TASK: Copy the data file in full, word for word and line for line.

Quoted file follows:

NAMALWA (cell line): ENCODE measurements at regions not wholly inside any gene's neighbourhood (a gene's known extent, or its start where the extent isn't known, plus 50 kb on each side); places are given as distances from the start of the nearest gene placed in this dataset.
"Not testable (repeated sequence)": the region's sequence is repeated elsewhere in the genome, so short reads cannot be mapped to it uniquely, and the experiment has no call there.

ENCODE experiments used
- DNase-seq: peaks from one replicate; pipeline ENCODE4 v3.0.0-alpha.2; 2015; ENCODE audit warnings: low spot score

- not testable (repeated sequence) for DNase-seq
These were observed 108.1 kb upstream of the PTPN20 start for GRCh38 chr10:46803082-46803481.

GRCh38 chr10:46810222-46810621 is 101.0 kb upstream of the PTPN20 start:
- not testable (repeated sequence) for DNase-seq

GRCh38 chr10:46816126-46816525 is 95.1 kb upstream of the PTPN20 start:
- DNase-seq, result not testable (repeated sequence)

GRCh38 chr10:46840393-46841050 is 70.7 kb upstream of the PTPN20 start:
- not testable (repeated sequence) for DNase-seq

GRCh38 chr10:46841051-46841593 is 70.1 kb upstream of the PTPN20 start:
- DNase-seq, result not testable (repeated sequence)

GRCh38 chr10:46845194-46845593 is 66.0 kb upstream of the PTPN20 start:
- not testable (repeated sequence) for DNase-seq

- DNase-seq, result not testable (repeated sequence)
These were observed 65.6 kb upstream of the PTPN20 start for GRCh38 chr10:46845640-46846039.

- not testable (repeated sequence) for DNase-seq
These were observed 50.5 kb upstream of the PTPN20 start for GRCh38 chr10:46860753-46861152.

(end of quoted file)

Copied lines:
NAMALWA (cell line): ENCODE measurements at regions not wholly inside any gene's neighbourhood (a gene's known extent, or its start where the extent isn't known, plus 50 kb on each side); places are given as distances from the start of the nearest gene placed in this dataset.
"Not testable (repeated sequence)": the region's sequence is repeated elsewhere in the genome, so short reads cannot be mapped to it uniquely, and the experiment has no call there.

ENCODE experiments used
- DNase-seq: peaks from one replicate; pipeline ENCODE4 v3.0.0-alpha.2; 2015; ENCODE audit warnings: low spot score

- not testable (repeated sequence) for DNase-seq
These were observed 108.1 kb upstream of the PTPN20 start for GRCh38 chr10:46803082-46803481.

GRCh38 chr10:46810222-46810621 is 101.0 kb upstream of the PTPN20 start:
- not testable (repeated sequence) for DNase-seq

GRCh38 chr10:46816126-46816525 is 95.1 kb upstream of the PTPN20 start:
- DNase-seq, result not testable (repeated sequence)

GRCh38 chr10:46840393-46841050 is 70.7 kb upstream of the PTPN20 start:
- not testable (repeated sequence) for DNase-seq

GRCh38 chr10:46841051-46841593 is 70.1 kb upstream of the PTPN20 start:
- DNase-seq, result not testable (repeated sequence)

GRCh38 chr10:46845194-46845593 is 66.0 kb upstream of the PTPN20 start:
- not testable (repeated sequence) for DNase-seq

- DNase-seq, result not testable (repeated sequence)
These were observed 65.6 kb upstream of the PTPN20 start for GRCh38 chr10:46845640-46846039.

- not testable (repeated sequence) for DNase-seq
These were observed 50.5 kb upstream of the PTPN20 start for GRCh38 chr10:46860753-46861152.